ROLI LUMI Keys Studio Edition Review: A great modular midi keyboard that sounds as good as it looks

Light it up!

ROLI LUMI Keys Studio Edition
(Image: © Future / James Bentley)

iMore Verdict

The ROLI LUMI Keys Studio Edition is a great MIDI keyboard, with some small caveats, that is expressive and surprisingly upgradeable. It’s not only an excellent choice for a beginner but also solid for a pro, even if it's pricey.

Pros

  • +

    Modular design allows for easy upgrades

  • +

    Some very impressive software

  • +

    Looks fantastic

  • +

    Expressive and dynamic keys

Cons

  • -

    Pricey

  • -

    No support for sustain pedal

  • -

    A small learning curve

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The problem with beginner instruments is many players outgrow them quite quickly. The ROLI LUMI Keys Studio is perfect for this problem as its modular design means you can upgrade it at any time. The colorful lights also manage to offer an appealing way to learn songs and these features mostly perform admirably. You will feel the sting of that price tag, but it sets a great foundation to work off. 

ROLI LUMI Keys Studio Edition Review: Price and availability

ROLI LUMI Keys Studio Edition

(Image credit: Future / James Bentley)

Coming in at $249 from the official ROLI store, the LUMI Keys Studio is quite an expensive bit of kit, likely down to its unique set of features and demand, driven by a successful Kickstarter run, pulling in over $1.5 million. As of right now, the only way to get the ROLI LUMI Keys Studio online is by going to the site, but B&H Photo is an official ROLI reseller, and you can find ROLI instruments in Guitar Centre, so they may arrive in the future.

In my time monitoring the stock, it has never ran out and ships in 3 days around the USA. If you want to get 2 ROLI LUMI Keys Studio Editions, you can get a 15% discount on both directly from ROLI. 

ROLI LUMI Keys Studio Edition Review: Ease of use

ROLI LUMI Keys Studio Edition

(Image credit: Future / James Bentley)

The ROLI LUMI Keys Studio Edition is remarkably easy to use, with low-latency Bluetooth capabilities and the ability to plug it in with a USB-C cable in the back of the keyboard. For iPad and iPhone, you have to download a third-party MIDI connection app to use it wirelessly, but it connects in seconds through the MIDI setup on Mac. Annoyingly, I did have to reconnect every time I turned the keyboard on, but this is no more than a momentary annoyance. 

With five to six hours of battery out of a charge and each charge taking a few hours, the battery life isn’t phenomenal, but there are few occasions where the average person would need to play for six hours without a break or the ability to plug it in. Due to some very important key functions that we’ll touch on later, there is a small learning curve at the start, which is the only thing that may hinder some from picking it up immediately.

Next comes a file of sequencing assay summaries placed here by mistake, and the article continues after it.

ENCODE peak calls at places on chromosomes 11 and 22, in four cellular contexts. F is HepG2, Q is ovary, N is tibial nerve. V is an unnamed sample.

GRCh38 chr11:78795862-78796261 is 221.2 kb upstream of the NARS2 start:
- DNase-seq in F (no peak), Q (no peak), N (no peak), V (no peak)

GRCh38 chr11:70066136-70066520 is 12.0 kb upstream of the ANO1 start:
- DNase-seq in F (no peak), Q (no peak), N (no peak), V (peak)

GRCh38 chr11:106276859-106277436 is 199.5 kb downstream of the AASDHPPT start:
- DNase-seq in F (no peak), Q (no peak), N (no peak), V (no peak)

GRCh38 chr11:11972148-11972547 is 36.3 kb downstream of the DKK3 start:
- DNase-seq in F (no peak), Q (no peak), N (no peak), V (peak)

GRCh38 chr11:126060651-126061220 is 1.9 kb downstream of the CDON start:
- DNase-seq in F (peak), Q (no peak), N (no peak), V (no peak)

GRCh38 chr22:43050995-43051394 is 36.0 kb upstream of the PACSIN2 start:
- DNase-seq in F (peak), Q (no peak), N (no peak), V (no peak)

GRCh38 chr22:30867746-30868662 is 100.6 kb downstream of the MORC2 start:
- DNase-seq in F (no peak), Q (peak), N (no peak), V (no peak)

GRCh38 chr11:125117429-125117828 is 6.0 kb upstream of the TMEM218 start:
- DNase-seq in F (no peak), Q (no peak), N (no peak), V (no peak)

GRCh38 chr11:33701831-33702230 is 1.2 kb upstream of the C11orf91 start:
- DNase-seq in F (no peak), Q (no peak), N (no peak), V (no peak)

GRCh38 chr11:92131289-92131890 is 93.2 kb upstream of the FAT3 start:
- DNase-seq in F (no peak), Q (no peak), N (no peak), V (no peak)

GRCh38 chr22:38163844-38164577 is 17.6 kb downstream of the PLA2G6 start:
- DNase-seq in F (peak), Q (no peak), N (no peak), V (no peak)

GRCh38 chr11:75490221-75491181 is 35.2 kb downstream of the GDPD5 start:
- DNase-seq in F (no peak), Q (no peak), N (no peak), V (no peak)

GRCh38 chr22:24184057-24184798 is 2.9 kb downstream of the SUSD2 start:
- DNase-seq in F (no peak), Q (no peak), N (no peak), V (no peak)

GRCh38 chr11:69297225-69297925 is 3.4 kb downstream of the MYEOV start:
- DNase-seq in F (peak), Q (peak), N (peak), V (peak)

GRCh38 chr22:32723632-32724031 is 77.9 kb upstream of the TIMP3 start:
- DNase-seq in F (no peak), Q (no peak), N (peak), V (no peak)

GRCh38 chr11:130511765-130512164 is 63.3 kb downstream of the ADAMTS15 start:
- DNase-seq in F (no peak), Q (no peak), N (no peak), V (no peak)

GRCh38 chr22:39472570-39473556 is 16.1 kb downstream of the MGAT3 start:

ROLI LUMI Keys Studio Edition Review: Build

ROLI LUMI Keys Studio Edition

(Image credit: Future / James Bentley)

Though the base feels plasticky, the keyboard itself feels firm yet light enough to pop in a bag easily. The top two keys of my set of ROLI LUMI Keys Studio initially produced a light squeak when pressed, but this sorted itself out after a few days of play. The top key has an even lighter sound when I put my ear against it now but given the other one stopped making that noise with time, I could imagine this doing the same. With 24 keys total, you get just shy of two octaves to play around with. 

Aside from the big, bright keys that look pretty as you play, the rest of the keyboard is fairly understated. There isn’t a modulator wheel like those you would find in a bigger keyboard, with it instead opting to use the keys themselves to modulate notes. It has a button to turn it on and activate Bluetooth on the top right, a USB-C port on the back, and two keys to swap between octaves. Unfortunately, there is no way of plugging in a sustain pedal, which limits use somewhat, and this feels like a bit of an oversight for what is genuinely a very emotive set of keys. 

ROLI LUMI Keys Studio Edition Review: Features

ROLI LUMI Keys Studio Edition

(Image credit: Future / James Bentley)

As the “LUMI” name implies, this keyboard has a huge focus on its lights. Not only do they look great, but they have the capacity to flit between lighting modes. These include a pure white emulating a piano, key lighting that allows you to follow scales and keys, and a rainbow effect that lights up as you play. It’s all very pretty and engaging in a way that makes practicing playing keys fun to look at. It also comes with the LUMI music app to teach you how to play piano, which works really well with the lighting. This lines up with ROLI’s excellent Studio Player software — allowing you to set the scale you want to play, and it even comes with expressive sound packs for dynamic play.